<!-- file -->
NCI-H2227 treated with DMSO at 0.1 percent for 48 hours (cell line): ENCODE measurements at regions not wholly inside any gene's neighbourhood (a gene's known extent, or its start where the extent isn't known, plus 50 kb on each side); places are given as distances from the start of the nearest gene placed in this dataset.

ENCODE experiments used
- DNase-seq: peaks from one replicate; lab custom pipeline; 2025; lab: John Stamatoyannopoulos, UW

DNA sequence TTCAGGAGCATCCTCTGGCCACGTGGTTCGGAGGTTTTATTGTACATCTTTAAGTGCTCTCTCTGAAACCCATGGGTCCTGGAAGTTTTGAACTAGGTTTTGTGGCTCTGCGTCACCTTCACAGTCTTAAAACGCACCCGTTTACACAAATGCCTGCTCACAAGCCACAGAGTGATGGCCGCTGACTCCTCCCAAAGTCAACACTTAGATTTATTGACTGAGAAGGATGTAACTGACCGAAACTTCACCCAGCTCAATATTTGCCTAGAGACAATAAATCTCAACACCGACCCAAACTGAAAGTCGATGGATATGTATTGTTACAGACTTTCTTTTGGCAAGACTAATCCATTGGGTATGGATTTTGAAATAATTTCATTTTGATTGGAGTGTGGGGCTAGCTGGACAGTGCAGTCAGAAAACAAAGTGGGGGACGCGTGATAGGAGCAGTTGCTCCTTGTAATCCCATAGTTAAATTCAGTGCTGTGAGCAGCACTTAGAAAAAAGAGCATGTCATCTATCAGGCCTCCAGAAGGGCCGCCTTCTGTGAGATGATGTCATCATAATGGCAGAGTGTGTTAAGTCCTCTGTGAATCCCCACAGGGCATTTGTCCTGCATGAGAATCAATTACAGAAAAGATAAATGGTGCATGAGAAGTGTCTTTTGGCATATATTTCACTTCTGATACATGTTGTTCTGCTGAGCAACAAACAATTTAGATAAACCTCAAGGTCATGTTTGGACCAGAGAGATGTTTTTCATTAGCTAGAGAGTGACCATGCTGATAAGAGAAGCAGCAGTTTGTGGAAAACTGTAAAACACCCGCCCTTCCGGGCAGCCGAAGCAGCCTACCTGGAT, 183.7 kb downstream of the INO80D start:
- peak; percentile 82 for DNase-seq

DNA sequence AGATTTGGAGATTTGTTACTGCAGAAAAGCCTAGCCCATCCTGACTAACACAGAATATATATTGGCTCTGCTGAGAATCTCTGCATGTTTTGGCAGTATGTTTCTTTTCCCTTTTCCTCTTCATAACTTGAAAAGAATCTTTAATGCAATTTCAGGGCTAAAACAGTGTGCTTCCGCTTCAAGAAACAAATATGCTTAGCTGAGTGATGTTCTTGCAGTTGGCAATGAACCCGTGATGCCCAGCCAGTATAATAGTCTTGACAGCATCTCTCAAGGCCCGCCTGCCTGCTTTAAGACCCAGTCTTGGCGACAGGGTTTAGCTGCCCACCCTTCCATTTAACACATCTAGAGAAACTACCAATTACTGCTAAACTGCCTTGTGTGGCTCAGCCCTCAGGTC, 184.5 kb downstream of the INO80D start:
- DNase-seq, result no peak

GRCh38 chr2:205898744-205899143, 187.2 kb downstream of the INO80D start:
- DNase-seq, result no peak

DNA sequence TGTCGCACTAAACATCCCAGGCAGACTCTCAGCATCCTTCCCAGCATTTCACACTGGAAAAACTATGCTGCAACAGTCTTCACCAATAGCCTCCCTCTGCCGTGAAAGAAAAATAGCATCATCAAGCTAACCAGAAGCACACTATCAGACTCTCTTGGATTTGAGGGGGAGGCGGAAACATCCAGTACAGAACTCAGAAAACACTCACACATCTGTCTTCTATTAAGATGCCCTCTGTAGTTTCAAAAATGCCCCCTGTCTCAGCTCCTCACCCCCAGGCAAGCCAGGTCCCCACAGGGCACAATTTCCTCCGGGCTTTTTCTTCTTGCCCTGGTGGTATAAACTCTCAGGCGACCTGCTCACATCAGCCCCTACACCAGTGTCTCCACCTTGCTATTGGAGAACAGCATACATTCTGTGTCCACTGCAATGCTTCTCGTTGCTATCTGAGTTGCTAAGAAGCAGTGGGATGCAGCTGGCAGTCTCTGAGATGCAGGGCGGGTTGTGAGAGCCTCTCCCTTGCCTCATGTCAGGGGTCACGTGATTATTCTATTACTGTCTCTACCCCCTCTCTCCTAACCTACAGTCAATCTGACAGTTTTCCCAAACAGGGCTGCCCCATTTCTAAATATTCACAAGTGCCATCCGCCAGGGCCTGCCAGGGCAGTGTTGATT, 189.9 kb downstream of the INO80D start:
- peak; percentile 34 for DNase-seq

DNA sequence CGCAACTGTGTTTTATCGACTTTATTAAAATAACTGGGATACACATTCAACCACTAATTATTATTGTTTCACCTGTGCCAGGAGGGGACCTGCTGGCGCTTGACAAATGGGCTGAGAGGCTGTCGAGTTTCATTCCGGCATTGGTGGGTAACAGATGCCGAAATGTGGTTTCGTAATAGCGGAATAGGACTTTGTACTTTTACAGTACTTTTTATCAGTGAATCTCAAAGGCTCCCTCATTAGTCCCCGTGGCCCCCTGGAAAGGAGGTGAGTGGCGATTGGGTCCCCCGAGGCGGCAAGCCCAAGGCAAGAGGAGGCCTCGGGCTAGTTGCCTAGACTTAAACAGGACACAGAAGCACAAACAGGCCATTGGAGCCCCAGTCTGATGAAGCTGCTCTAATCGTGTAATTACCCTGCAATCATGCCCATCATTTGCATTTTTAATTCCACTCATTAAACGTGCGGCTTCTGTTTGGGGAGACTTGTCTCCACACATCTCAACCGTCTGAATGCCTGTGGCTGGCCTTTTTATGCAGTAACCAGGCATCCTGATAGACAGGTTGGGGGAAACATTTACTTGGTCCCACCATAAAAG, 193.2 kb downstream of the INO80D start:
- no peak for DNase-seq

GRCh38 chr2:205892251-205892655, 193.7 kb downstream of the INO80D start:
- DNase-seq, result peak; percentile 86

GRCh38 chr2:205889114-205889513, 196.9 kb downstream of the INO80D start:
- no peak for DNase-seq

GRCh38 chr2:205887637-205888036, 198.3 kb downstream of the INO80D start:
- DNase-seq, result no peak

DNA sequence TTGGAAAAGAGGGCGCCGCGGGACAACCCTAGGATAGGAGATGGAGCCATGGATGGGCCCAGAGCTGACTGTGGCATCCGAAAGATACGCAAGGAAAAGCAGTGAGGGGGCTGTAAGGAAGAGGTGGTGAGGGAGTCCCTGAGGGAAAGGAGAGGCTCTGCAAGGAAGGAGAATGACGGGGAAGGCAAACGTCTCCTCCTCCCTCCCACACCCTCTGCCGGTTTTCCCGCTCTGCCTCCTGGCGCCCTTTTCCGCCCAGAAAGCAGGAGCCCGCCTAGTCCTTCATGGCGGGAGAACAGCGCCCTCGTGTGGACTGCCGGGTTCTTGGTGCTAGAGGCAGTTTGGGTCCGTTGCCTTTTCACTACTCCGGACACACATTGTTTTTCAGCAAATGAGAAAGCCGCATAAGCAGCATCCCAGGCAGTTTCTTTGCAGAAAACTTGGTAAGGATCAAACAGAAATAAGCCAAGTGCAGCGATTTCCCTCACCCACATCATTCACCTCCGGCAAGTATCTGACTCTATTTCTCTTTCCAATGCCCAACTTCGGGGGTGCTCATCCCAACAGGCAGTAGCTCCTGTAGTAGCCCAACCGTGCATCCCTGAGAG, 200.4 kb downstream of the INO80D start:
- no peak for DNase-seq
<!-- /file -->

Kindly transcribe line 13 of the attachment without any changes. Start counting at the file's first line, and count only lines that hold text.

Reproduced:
- no peak for DNase-seq